In Sasha Patraski’s book Regarding Cocktails Sasha’s protégé Sam Ross shares his recipe for an Old Fashioned variation called the Tattletale. Its made with Angostura bitters, honey a blend of a Highlands scotch and a smoky Islay scotch.
So of course, there is no end to variations and methods, but I just feel like its good to know the proper traditional way of making things before going off on tangents.
The earliest known printed definition of the “cocktail” appeared in the newspaper the Balance and Columbian Repository in 1806. It was written in response to a reader who asked for a definition of the word. It said a cocktail is “A stimulating liquor, composed of spirits of any kind, sugar, water and bitters.”
Quoting from Wikipedia, “The first use of the name ‘Old Fashioned’ for a Bourbon whiskey cocktail was said to have been at the Pendennis Club, a gentlemen's club founded in 1881 in Louisville, Kentucky. The recipe was said to have been invented by a bartender at that club in honor of Colonel James E. Pepper, a prominent bourbon distiller, who brought it to the Waldorf-Astoria Hotel bar in New York City.”
Robert Simonson mentioned that it was simply referred to as a “whiskey cocktail” until the late 19th century. Mr. Simonson wrote a great book all about the Old Fashioned called The Old-Fashioned: The Story of the World's First Classic Cocktail, with Recipes and Lore. I’ll have a link to that along with the other books I mentioned.
Speaking of prohibition, as I write this today Dec 5, 2018 it is Repeal Day! This is the anniversary of the end of Prohibition in 1933. Its an unofficial Bartender holiday, or at least excuse for a party! I happened to be almost at the end of binge watching Boardwalk Empire, which was a great show on HBO about the prohibition era. Its fictional, but a lot of historical characters are in the show like Lucky Luciano, Al Capone and Elliot Ness. The show is now available on Amazon Prime if you want to check it out.
So mix yourself up and Old Fashioned. I’d love to see your version. If you could post a picture on IG and give it the hash tag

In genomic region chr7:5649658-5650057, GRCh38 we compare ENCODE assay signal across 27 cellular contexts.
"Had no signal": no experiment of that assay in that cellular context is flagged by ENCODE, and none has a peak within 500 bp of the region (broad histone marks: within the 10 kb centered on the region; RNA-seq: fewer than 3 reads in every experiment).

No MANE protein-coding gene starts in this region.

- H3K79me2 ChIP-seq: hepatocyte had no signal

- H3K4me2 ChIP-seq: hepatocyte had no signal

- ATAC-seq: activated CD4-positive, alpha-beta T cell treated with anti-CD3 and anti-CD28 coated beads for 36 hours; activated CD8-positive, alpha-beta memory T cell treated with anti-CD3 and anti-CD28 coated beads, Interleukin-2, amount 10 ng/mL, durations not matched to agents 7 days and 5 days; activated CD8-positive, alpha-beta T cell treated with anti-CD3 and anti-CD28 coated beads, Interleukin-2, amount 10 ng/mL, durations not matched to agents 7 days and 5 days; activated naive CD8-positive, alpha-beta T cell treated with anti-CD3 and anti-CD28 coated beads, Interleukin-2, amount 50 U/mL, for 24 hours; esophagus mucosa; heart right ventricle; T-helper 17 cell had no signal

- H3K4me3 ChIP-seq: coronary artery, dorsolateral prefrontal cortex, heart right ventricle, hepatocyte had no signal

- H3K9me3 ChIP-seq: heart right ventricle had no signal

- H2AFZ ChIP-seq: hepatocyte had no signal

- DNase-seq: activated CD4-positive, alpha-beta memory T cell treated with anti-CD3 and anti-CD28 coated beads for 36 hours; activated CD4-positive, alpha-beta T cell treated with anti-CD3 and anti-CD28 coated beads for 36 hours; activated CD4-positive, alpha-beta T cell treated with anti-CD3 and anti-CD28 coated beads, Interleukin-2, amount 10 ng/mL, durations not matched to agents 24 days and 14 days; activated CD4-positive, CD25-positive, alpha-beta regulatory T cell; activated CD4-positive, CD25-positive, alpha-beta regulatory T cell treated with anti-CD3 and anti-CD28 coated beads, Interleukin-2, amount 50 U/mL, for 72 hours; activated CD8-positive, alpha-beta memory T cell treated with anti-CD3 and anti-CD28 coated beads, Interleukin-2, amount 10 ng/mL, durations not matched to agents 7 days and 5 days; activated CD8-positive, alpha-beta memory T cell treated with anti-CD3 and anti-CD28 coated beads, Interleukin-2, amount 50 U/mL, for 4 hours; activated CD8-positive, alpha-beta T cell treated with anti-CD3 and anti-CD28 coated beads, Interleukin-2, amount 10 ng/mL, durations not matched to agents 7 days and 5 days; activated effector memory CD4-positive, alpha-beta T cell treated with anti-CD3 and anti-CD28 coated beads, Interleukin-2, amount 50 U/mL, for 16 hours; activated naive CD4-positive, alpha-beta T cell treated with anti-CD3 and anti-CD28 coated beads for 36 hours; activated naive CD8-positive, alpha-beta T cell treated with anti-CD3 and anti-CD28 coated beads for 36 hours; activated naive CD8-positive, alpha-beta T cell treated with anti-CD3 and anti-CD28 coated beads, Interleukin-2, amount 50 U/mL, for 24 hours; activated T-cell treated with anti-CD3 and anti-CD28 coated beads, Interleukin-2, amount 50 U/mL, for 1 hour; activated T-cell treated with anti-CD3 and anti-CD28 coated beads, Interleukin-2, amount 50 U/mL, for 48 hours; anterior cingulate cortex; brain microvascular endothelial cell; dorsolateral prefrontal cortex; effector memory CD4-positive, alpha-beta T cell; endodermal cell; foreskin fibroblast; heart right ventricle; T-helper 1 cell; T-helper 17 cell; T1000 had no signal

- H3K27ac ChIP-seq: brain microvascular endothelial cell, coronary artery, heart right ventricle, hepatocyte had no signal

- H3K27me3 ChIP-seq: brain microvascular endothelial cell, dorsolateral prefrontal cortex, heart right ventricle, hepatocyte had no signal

Depending how many we get, I’ll try to mention them all on the next show.
I’ll be posting mine on my IG which is BartenderJourney.
Here’s to everything that is old.
Old friends, old times, old manners and old fashioneds.
Dave Pickerell was a huge force in American whiskey over that last several decades.
Unfortunately Dave passed away at age 62 on November 1 of this year, 2018 in San Francisco. He was there attending WhiskeyFest.
He was a big proponent of Rye Whiskey and played a huge roll in the resurgence of American Rye Whiskey.
Rest in Peace Mr. Dave Pickerell. You’ll be sorely missed.
We talk to Sother Teague about his new book I'm Just Here for the Drinks.
It's the Bartender Journey Podcast #261
Cocktail of the Week:
The Classic Martini is made with 1 part dry vermouth and 2 parts Gin. It is stirred, not shaken. The classic garnish is olives. Superstition says it should be an ODD number of olives - an even number is bad luck. James Bond orders a "Vodka Martini, shaken not stirred", because that is the exception to the rule. If he just ordered a "Martini" it would be made with Gin and stirred, because that is the classic recipe.
Try a great variation on a Martini - 1 part Dry Vermouth, 2 parts Gin a dash of Orange Bitters. Garnish with an Orange Twist.